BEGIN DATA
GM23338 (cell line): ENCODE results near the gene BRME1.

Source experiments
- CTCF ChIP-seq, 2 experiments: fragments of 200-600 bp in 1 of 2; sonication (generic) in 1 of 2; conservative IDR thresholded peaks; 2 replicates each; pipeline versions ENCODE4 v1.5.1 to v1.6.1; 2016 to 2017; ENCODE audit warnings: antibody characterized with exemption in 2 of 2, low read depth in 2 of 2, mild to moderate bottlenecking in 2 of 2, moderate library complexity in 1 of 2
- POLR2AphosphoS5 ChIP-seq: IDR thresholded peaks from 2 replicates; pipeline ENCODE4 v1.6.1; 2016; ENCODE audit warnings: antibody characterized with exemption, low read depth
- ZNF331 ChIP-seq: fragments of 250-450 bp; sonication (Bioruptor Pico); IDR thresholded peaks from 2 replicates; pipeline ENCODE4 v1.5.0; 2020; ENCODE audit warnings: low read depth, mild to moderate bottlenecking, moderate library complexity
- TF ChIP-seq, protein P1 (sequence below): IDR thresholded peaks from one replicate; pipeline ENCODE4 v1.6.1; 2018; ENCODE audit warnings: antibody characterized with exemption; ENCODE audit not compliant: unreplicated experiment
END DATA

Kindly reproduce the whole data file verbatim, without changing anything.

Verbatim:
GM23338 (cell line): ENCODE results near the gene BRME1.

Source experiments
- CTCF ChIP-seq, 2 experiments: fragments of 200-600 bp in 1 of 2; sonication (generic) in 1 of 2; conservative IDR thresholded peaks; 2 replicates each; pipeline versions ENCODE4 v1.5.1 to v1.6.1; 2016 to 2017; ENCODE audit warnings: antibody characterized with exemption in 2 of 2, low read depth in 2 of 2, mild to moderate bottlenecking in 2 of 2, moderate library complexity in 1 of 2
- POLR2AphosphoS5 ChIP-seq: IDR thresholded peaks from 2 replicates; pipeline ENCODE4 v1.6.1; 2016; ENCODE audit warnings: antibody characterized with exemption, low read depth
- ZNF331 ChIP-seq: fragments of 250-450 bp; sonication (Bioruptor Pico); IDR thresholded peaks from 2 replicates; pipeline ENCODE4 v1.5.0; 2020; ENCODE audit warnings: low read depth, mild to moderate bottlenecking, moderate library complexity
- TF ChIP-seq, protein P1 (sequence below): IDR thresholded peaks from one replicate; pipeline ENCODE4 v1.6.1; 2018; ENCODE audit warnings: antibody characterized with exemption; ENCODE audit not compliant: unreplicated experiment